In a recent interview, RafCorrea president of Ecuador, said:
Let’s talk about Greece for instance. Let’s talk about all the conditions the country is submitted to: IMF packages, we Latinos we’ve been there. All those measures are not meant to overcome the crisis, they are just to liquidate the debt. On one hand they give money and funds to you, on the other hand they impose you some harsh measures: low salaries, no allowances, mass dismissals in the public sector…it is to find the money to pay a private debt.
So, at the end of the day countries are indebted with multilateral treaties. All this just to guarantee a private debt. The common people get nothing. They are not out of the crisis. We see that all this is being repeated in Europe. It means the absolute supremacy of capital over human beings on behalf politics.
As I’ve written before, Simone Weil argues that deeper than the demand for rights is the desire we all have not to be harmed, and that those who are ‘afflicted’ in such a way struggle to “find the words which express the truth of their affliction, the words which can give resonance, through the crust of external circumstances, to the cry, which is always inaudible: ‘Why am I being hurt?’”
A few years ago, stories were being reported showing the impact of the crisis on the Greek people, but now much of what we get to hear is to do with the economics, while the voices of those suffering the effects of austerity go mostly unheard. What Weil writes about truth being rendered inarticulate seems relevant when an economic narrative has become so dominant, the human cost disregarded, and the cold logic applied that there’s no other option, that all the Greek people can do is fall in line:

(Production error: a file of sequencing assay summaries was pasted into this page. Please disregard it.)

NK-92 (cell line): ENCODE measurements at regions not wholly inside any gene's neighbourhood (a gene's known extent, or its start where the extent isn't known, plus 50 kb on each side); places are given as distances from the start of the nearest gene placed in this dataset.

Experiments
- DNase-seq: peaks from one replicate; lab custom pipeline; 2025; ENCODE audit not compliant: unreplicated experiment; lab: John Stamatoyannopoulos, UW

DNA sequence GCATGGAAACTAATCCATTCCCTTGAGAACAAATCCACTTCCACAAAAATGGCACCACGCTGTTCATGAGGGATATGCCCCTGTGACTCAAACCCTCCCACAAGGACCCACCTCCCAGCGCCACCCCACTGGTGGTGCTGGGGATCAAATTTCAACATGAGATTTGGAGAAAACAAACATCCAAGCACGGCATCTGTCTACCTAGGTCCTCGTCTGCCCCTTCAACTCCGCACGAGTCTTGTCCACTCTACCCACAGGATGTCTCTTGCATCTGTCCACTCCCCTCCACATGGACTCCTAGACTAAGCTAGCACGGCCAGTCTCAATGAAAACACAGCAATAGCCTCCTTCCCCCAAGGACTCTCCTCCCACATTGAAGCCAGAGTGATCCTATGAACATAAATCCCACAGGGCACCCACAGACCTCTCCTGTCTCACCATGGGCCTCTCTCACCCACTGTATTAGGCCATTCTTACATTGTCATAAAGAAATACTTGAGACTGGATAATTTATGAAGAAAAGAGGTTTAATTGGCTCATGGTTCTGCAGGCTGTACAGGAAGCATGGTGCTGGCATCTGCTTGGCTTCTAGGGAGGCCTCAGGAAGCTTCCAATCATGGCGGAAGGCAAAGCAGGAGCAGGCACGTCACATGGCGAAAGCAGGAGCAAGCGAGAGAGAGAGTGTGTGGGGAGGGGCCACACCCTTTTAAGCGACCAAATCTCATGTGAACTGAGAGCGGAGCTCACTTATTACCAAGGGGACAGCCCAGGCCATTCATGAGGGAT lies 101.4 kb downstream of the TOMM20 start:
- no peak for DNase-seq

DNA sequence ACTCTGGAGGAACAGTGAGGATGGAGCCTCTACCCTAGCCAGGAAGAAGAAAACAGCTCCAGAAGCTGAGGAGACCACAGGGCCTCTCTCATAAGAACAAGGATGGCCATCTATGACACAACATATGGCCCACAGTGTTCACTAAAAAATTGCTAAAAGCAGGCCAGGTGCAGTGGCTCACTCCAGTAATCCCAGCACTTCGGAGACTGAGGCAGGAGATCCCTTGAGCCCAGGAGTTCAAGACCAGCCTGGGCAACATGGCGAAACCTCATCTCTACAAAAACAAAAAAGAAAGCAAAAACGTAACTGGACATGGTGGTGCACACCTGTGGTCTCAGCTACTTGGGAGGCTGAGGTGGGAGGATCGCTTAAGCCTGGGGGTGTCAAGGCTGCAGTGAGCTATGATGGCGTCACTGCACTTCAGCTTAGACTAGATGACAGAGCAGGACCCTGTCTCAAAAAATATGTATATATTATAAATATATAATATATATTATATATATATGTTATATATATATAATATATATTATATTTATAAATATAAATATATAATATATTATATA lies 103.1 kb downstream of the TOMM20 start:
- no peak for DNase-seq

“Truth,” Weil writes, “stands before an intelligence which is concerned with the elegant manipulation of opinions” in the same way that a “vagrant” accused of stealing a carrot being brought before a “comfortably seated judge who keeps up an elegant flow of queries, comments and witticisms while the accused is unable to stammer a word”.
Greece matters – it matters in the UK where leaders who harrumph over the EU interfering in our human rights seem to have no qualms about unwanted economic and political ideology being imposed on another country. It matters in Spain, where there is a movement to the Left underway, and it matters for people who don’t want to just live under the rules of capitalist realism.
As Channel 4 News economics editor Paul Mason wrote in a recent blog post:
the younger radical generation in Greece cares more about social issues: it want higher wages, more secure jobs, the right to civil partnerships and citizenship for second generation migrants. It wants the police cleared of fascists and the state cleared of corruption.
How do those of us who want the same thing show support for the Greek people? What can we do to challenge the actions of such big power as the IMF, the ECB and European Commission? Maybe the first step is at least really paying attention to what the Greek people are saying.